talking the market up

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    Futures point to higher open ahead of Thanksgiving holiday; loads of economic data due.
    November 27, 2002: 5:48 AM EST

    NEW YORK (CNN/Money) - U.S. investors will get to digest three day's worth of economic news Wednesday, including important readings on the job market and consumer sentiment, ahead of their Thanksgiving feasts on Thursday.

    Early signs point to a higher start for Wall Street after Tuesday's pullback, according to S&P and Nasdaq futures.

    U.S. financial markets are closed Thursday and the stock market is due to close early Friday, so a number of reports due later this week have been pushed up to Wednesday.

    The government's weekly jobless claims report is due for release before the market opens, for example. Economists surveyed by expect the number rose to 383,000 for last week from 376,000 the prior week.

    Personal income and spending figures are also due before the opening bell. Personal spending probably rose 0.3 percent last month, according to forecasts, after falling 0.4 percent in September. Economists estimate that personal incomes edged up 0.1 percent.

    The barrage of economic data comes after the Dow Jones industrial average sank nearly 2 percent and the Nasdaq composite index slid 2.5 percent Tuesday.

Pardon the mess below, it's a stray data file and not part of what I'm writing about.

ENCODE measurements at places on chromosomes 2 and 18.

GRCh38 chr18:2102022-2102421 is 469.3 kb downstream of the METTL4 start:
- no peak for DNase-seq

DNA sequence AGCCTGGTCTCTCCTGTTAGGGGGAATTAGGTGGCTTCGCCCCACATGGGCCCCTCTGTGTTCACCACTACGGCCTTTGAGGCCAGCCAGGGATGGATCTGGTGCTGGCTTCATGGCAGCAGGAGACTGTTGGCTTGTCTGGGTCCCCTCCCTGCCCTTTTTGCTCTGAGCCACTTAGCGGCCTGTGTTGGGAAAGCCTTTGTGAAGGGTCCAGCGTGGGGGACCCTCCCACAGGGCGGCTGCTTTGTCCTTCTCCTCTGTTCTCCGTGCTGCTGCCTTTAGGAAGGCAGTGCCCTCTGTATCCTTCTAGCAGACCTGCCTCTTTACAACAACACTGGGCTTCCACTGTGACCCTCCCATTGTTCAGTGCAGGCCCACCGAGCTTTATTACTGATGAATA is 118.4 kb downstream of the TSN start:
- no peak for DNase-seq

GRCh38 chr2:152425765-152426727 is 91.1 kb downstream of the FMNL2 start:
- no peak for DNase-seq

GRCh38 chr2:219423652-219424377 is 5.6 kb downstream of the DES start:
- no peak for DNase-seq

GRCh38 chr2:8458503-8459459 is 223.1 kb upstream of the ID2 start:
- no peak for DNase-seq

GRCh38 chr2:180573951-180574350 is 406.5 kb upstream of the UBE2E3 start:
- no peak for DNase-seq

Overseas Wednesday, stocks rose in Japan, but other Asian markets stalled. European markets opened lower. Among U.S. stocks trading in Europe, Cisco and Intel fell, giving back some of their recent gains.

    Treasury prices fell in early trading, sending the 10-year note yield up to 4.09 percent from 4.06 percent late Tuesday. The bond market closes early to give investors an early jump on the Thanksgiving holiday.

    Elsewhere, the dollar edged higher against the euro and the Japanese yen. Brent oil futures rose 33 cents to $25.19 in London.

    After U.S. trading starts Wednesday, the University of Michigan's closely watched consumer sentiment index for November will be issued to paying customers. It's expected to remain at 85, having risen from 80.6 in October.

    Then comes the National Association of Purchasing Management-Chicago's regional report on manufacturing activity for November. The forecast is for a rise to 48.5 from 45.9 the prior month, but that would still be below a reading of 50, which indicates growth in the sector.

    October durable goods orders, also due after the open, are expected to show a 1.8 percent increase, in sharp contrast to September's 4.9 percent drop.

    To top it all off, the Federal Reserve issues its "beige book" economic review at mid-session. It will be a guide for the central bank's policy-makers when they meet to consider the economy and interest rates on Dec. 10.

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